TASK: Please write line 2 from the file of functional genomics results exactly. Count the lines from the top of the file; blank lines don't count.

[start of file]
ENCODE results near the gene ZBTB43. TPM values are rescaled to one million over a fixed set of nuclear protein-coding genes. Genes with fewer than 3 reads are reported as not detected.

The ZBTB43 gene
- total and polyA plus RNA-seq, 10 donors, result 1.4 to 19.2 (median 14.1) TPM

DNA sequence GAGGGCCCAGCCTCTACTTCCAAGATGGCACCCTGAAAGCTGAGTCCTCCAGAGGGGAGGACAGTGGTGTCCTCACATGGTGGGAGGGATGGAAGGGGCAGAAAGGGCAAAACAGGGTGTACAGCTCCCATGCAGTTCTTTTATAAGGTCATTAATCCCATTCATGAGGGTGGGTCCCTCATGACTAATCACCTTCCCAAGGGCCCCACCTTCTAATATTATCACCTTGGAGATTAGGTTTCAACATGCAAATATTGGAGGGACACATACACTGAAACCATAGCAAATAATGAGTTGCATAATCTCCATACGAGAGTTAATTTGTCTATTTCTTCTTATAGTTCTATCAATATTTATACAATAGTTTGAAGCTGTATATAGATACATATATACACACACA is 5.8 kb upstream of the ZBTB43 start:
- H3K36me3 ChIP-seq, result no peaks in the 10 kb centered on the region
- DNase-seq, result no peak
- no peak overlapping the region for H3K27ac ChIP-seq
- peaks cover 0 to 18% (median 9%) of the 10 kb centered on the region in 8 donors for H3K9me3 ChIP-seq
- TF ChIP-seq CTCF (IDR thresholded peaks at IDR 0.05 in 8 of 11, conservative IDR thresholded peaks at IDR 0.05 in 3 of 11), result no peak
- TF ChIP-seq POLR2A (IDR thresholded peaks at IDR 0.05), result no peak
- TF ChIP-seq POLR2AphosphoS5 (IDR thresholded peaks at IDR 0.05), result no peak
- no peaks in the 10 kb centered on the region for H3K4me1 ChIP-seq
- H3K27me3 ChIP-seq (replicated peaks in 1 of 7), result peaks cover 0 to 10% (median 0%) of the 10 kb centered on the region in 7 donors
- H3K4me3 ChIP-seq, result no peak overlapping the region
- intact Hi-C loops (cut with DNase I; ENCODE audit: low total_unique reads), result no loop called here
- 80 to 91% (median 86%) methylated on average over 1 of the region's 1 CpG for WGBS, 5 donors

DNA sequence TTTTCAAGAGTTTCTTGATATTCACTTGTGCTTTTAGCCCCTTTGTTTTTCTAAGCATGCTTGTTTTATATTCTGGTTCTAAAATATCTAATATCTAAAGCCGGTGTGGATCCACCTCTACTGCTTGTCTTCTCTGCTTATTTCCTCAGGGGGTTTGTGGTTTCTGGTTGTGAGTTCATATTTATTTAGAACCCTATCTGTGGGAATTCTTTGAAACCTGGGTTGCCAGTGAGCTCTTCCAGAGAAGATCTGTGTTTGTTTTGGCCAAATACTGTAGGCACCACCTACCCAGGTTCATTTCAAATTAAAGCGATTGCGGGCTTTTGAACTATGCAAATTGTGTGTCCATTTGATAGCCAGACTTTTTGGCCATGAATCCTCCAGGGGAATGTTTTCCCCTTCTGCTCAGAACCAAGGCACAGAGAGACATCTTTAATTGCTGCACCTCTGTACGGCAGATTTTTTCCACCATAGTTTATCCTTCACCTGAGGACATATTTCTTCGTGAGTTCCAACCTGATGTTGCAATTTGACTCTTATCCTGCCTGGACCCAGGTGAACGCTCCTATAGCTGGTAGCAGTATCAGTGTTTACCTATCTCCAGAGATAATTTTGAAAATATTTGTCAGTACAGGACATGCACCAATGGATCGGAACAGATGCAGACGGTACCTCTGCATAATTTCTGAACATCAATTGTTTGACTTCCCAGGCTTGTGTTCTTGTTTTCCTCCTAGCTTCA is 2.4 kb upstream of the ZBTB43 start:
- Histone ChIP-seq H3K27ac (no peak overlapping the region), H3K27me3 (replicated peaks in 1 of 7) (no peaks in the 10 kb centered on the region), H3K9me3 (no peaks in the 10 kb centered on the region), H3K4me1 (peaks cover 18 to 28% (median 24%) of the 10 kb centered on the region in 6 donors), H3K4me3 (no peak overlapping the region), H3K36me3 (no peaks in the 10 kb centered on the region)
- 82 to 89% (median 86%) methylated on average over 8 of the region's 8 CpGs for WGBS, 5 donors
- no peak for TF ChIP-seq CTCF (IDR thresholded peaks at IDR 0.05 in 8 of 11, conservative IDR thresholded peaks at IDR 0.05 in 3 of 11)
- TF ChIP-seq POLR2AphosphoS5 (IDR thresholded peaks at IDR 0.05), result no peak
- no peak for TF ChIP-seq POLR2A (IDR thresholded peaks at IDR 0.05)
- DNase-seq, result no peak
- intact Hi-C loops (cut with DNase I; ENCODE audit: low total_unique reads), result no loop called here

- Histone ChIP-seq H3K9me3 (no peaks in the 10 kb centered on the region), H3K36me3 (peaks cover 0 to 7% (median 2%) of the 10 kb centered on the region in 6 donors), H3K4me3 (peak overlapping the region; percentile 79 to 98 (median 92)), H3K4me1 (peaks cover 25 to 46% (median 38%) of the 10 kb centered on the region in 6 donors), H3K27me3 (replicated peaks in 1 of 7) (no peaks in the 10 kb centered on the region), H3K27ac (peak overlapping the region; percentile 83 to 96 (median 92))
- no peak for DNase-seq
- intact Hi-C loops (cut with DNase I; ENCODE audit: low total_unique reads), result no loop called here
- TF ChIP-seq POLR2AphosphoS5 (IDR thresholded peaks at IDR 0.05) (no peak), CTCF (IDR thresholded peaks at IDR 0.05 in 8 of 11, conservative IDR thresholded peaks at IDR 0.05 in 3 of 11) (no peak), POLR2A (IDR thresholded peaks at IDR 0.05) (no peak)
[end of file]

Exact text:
The ZBTB43 gene